The Panama Canal Authority and the contractor for the biggest portion of the waterway's expansion project made counter proposals Friday to try and resolve a billing dispute that has led to the suspension of work.
The Panama Canal Authority (ACP) last Tuesday broke of talks after more than a month of discussion failed to bring a compromise on who is responsible for $1.6 billion in cost overruns associated with building a massive set of new locks for bigger cargo vessels on the Atlantic and Pacific sides of the strategic waterway. Grupo Unidos por el Canal, the international consortium hired in 2009 to build the locks for $3.2 billion, says it has run out of money and needs financial assistance from the ACP to temporarily cover the cost of ongoing operations while it fights for reimbursement for the disputed amount through international arbitration.
On Friday, GUPC issued a statement saying that talks with the ACP had resumed and were expected to continue into this week. It made a new offer it said addressed the ACP's concerns "while also seeking reasonable financial equilibrium" for the remainder project, which is almost 70 percent completed.
The ACP has offered another $100 million in advances and to postpone the repayment of $83 million in previous advances, but the GUPC has said the amount is not enough to fix its cash flow problem.
GUPC — Sacyr Vallehermoso, S.A. (Spain), Impregilo, S.p.A. (Italy), Jan de Nul Group (Belgium, dredging specialist), and Constructora Urbana, S.A. (Panama) — said it has invested $300 million of its own funds beyond its obligations and is willing to borrow more if the ACP contributes more to keep the project going.
Zurich North America, the insurance company that issued the bond guaranteeing GUPC's satisfactory completion of the work, has also been closely involved in the talks.
GUPC said it remains open to the assistance of a mediator. It said it wants to complete the project and pay subcontractors and workers.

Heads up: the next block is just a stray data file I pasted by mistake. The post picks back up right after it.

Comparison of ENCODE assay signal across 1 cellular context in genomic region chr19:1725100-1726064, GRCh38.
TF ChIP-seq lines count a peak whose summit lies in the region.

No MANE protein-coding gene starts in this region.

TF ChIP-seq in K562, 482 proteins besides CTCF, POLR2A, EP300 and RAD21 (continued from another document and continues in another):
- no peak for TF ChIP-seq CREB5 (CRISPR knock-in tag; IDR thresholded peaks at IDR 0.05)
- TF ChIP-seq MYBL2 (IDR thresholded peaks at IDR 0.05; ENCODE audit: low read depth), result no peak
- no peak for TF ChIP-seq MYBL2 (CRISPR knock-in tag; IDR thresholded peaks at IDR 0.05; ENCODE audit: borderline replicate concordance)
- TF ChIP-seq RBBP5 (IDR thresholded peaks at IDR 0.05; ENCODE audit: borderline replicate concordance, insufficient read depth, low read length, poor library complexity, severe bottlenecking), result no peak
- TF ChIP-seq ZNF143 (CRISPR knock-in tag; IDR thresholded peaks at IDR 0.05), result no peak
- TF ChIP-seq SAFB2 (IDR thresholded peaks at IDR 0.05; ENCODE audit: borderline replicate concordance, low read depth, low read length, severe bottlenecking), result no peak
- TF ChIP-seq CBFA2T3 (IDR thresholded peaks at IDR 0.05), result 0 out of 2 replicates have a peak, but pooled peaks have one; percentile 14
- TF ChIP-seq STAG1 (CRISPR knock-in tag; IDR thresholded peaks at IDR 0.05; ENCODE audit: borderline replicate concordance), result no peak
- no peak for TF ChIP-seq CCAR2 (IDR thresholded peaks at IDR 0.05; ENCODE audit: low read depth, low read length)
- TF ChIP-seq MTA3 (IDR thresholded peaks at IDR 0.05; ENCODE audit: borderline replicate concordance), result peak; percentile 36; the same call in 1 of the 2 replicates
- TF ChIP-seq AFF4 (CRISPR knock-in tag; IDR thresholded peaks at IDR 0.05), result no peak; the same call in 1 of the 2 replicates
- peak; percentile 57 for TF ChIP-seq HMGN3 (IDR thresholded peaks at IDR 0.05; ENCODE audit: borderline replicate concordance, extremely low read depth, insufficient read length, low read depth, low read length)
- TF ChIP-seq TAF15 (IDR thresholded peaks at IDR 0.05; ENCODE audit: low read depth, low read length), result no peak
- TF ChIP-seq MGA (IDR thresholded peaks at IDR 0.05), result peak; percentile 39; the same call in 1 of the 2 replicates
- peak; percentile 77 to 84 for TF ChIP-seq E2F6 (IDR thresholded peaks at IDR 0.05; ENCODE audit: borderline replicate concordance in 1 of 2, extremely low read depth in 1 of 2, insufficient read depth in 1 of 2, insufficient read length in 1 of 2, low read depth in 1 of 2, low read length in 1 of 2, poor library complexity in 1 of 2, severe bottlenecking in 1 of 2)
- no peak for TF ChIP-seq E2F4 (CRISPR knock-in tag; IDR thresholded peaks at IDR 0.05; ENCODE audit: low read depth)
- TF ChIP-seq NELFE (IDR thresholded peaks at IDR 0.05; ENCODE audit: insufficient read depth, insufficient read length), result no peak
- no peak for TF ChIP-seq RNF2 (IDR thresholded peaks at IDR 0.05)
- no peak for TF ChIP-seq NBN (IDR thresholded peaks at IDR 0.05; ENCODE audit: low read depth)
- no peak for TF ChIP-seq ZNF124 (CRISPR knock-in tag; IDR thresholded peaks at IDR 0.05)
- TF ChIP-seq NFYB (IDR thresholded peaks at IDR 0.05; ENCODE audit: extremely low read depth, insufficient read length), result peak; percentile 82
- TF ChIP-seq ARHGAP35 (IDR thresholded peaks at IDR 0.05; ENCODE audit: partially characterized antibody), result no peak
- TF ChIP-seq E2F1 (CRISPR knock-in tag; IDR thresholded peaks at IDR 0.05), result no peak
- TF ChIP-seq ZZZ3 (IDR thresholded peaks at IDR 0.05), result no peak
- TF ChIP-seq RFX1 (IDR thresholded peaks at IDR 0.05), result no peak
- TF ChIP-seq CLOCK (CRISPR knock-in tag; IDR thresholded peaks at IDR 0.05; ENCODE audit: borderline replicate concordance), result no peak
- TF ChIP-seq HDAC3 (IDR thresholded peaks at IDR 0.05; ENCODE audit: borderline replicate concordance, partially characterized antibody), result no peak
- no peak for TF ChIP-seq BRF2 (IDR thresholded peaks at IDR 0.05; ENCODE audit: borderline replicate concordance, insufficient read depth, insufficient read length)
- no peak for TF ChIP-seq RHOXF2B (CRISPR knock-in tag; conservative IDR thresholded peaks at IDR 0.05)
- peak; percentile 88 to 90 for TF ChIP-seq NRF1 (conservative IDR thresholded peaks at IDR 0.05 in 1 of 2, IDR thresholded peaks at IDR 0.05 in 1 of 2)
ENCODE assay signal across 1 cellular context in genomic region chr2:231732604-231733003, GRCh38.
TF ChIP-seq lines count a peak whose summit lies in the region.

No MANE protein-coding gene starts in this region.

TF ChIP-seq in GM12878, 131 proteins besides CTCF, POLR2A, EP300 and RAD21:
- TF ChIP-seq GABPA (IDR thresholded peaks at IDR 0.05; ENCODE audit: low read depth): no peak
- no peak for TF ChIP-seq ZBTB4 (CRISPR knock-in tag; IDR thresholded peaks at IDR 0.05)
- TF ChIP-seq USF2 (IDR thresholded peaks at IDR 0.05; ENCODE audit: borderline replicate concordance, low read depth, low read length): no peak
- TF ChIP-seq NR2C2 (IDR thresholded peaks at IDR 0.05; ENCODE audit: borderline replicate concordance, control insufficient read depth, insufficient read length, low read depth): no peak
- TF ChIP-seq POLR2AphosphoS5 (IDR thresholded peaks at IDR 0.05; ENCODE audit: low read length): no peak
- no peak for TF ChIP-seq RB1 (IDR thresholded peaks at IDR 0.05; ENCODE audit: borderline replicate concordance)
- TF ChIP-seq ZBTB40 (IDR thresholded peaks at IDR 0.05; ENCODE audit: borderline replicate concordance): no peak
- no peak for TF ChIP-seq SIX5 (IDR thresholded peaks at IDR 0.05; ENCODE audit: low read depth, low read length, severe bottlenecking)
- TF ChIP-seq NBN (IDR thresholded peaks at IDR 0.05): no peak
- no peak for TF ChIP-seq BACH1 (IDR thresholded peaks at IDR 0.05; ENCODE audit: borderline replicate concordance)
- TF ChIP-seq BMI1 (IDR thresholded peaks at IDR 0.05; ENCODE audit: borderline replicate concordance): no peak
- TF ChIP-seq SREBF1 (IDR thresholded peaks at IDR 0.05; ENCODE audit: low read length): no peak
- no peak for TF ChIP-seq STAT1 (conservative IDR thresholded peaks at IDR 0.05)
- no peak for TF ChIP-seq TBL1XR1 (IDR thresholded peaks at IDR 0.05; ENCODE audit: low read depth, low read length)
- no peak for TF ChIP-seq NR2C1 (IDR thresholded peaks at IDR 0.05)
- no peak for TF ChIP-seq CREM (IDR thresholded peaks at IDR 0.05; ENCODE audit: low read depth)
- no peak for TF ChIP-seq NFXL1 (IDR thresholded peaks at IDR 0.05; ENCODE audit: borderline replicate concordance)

The ACP has threatened to drop GUPC and find a new contractor to complete the project if work doesn't start, but the latest counter proposal indicates authorities hope they don't have to go that route.
"While we prepare to take the actions allowed within the contract to reactivate the project, we maintain open the possibility of reaching an agreement, and that is why we are making this effort," Canal Administrator Jorge L. Quijano said in a statement.
The ACP said its proposal does not increase the contract price or accept any of GUPC's claims, but does include financing to help GUPC with its operating costs.
The proposal, as with previous ones, sets specific dates for GUPC to deliver the remaining lock gates from Italy and complete the project. The ACP said it would extend the moratorium for the repayment of advances if GUPC meets various milestones during the remainder of the contract.
Meanwhile, representatives from multilateral institutions financing $2.3 billion of the $5.2 billion expansion project on Friday visited the site of the lock construction on the Pacific side of the Canal as part of their regular monitoring of the project's progress. Experts from the Inter-American Development Bank, the European Investment Bank, the Japan Bank for International Cooperation, International Financing Corporation and the Andean Development Bank were briefed for two days and visited the site.
The cost of the project is likely to significantly exceed the $5.2 billion budget because of delays and cost overruns. The Canal Authority insists the new locks will still be able to open for vessel traffic by late 2015, but many observers expect the project won't be ready until 2016 or later because of the contract situation.
Construction had slowed considerably for the past couple of months before coming to a halt last week, as GUPC was unable to pay all its subcontractors and workers.